By Lydia X. Mccoy and Carla Correa
ANNAPOLIS – Maryland students got a little hurricane present Tuesday from state school officials: one fewer day in the school year to make up.
The Maryland State Board of Education Tuesday granted all 24 school districts a one-day waiver of the 180-day school year requirement on the recommendation of State Superintendent of Schools Nancy Grasmick.
“I recognized the extraordinary efforts that systems make in trying to stay open,” Grasmick said in a statement. “These are circumstances beyond our control.”
The decision covers Friday, when all state school systems shut down for the variety of problems caused by Hurricane Isabel, which rolled through the area Thursday and Friday.
Maryland schools are required to be in session for a minimum of 180 days and 1,080 hours per school year at the elementary and middle-school levels, and 1,170 hours at the high school level.
School systems pad their calendars for weather-related closings and vacations, but it’s unusual for schools to be using up days already, said Bill Reinhard, spokesman for Maryland State Department of Education.
“(Grasmick) thought they should be forgiven for the one day,” Reinhard said.
School districts determine the extra number of days they should add to their calendars by historic performance and weather predictions. Last winter’s harsh conditions saw school systems quickly using up their extra days.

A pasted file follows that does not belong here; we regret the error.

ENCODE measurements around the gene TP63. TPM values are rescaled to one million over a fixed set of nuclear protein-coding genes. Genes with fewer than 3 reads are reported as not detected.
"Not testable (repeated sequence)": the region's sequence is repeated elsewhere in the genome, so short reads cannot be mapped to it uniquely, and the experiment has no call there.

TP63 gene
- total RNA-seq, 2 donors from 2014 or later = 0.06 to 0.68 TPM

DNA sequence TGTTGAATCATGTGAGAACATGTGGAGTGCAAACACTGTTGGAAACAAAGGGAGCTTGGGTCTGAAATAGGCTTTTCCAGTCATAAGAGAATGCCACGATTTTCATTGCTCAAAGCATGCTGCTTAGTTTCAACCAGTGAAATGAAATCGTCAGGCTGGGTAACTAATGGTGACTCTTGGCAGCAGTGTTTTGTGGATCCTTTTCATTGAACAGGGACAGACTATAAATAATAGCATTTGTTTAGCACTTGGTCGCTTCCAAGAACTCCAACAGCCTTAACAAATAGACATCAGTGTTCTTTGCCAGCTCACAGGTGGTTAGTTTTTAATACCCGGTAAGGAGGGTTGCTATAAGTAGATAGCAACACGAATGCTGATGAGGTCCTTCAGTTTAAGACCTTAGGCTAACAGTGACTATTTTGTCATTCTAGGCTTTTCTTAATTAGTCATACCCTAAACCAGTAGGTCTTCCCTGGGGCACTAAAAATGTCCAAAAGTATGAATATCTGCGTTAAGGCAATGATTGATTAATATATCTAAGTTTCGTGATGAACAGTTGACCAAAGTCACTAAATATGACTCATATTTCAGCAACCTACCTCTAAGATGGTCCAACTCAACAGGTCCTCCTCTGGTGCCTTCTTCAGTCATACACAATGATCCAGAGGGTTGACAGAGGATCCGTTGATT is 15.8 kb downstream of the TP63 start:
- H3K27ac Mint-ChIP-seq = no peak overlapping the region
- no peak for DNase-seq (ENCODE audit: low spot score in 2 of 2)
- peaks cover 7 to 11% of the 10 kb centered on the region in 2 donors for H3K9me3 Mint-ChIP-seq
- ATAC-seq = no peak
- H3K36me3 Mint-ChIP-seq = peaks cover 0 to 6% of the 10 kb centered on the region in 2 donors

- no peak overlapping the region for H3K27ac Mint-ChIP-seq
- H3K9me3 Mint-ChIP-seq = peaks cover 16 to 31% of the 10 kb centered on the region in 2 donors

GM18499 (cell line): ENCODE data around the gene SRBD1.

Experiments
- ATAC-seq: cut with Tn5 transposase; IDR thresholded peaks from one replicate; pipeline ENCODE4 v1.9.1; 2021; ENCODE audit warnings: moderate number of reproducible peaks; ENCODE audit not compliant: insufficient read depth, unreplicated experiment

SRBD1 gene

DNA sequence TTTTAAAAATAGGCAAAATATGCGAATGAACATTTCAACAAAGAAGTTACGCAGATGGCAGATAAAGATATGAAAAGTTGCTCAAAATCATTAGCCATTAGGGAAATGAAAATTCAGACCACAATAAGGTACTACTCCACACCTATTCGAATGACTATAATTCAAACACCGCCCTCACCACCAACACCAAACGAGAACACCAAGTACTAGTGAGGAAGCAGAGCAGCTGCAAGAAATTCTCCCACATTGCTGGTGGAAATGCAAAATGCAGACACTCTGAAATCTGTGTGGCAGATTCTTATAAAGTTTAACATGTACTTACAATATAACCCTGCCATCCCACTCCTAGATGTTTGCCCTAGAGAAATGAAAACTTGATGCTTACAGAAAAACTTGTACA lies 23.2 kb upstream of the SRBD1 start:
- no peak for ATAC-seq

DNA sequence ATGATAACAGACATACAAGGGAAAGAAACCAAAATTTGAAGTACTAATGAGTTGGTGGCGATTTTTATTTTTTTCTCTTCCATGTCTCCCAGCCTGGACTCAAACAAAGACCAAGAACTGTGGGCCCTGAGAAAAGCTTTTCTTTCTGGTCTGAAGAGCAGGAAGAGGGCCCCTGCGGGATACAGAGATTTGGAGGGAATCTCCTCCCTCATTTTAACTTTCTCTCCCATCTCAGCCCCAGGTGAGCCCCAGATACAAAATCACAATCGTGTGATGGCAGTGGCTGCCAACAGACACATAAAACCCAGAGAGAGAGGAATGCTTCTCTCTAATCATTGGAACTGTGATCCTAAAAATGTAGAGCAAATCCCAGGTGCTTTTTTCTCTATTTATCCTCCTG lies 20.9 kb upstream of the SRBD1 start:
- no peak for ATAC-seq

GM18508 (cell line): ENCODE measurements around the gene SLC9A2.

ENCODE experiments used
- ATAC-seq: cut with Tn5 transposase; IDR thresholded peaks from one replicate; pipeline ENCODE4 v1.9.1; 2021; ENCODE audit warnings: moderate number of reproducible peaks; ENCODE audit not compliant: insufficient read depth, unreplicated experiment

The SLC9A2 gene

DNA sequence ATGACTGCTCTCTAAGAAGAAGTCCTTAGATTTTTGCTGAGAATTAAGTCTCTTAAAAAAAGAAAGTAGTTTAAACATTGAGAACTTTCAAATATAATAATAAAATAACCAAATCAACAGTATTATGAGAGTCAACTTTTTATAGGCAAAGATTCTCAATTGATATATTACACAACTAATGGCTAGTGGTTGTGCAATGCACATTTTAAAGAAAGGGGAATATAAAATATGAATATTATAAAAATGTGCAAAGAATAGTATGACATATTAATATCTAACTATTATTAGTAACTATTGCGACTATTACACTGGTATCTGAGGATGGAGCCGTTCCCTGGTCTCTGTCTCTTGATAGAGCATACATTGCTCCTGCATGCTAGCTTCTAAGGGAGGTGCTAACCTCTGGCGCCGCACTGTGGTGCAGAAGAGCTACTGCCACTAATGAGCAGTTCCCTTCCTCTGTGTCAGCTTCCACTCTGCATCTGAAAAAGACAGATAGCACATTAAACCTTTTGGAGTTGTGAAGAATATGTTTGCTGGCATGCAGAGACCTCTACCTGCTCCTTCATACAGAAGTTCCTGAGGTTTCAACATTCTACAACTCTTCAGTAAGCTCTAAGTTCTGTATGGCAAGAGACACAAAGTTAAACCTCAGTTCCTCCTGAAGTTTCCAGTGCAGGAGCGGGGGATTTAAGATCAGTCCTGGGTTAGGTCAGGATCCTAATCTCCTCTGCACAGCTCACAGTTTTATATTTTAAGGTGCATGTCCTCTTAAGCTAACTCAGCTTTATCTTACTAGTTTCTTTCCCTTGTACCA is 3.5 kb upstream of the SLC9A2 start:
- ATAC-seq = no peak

“We had unusually high number of schools out because of weather,” Reinhard said about last year’s days. “And the year before it was exceedingly light.”
In Charles County, Isabel closed schools for three days while flooding receded and downed power lines and impassable roads were repaired. It has four inclement weather days built into its calendar.
Charles County schools spokeswoman Katie O’Malley-Simpson said the waiver, “certainly will help” manage the calendar.
School systems handled the hurricane emergency differently, Reinhard said. Most school systems, he said, were closed Thursday, but not Alleghany and Garrett counties. Others, like Carroll, Cecil, Fredrick and Washington counties, opened Monday, but let out early and therefore, will not have to make the day up.
The quick action on the waiver took some by surprise.
“Usually we don’t hear that until February or March,” said Marlene Feldman, spokeswoman for Dorchester County schools. “So it’s kind of weird to hear that.”
Systems that were closed other days besides Friday because of weather-related difficulties may request additional days from the State Board closer to the end of the year. Such cases are considered on a case-by-case basis.
“Parents and teachers are affected the most,” Reinhard said. “No one wants to see students in class July 4.” – 30 – CNS-9-23-03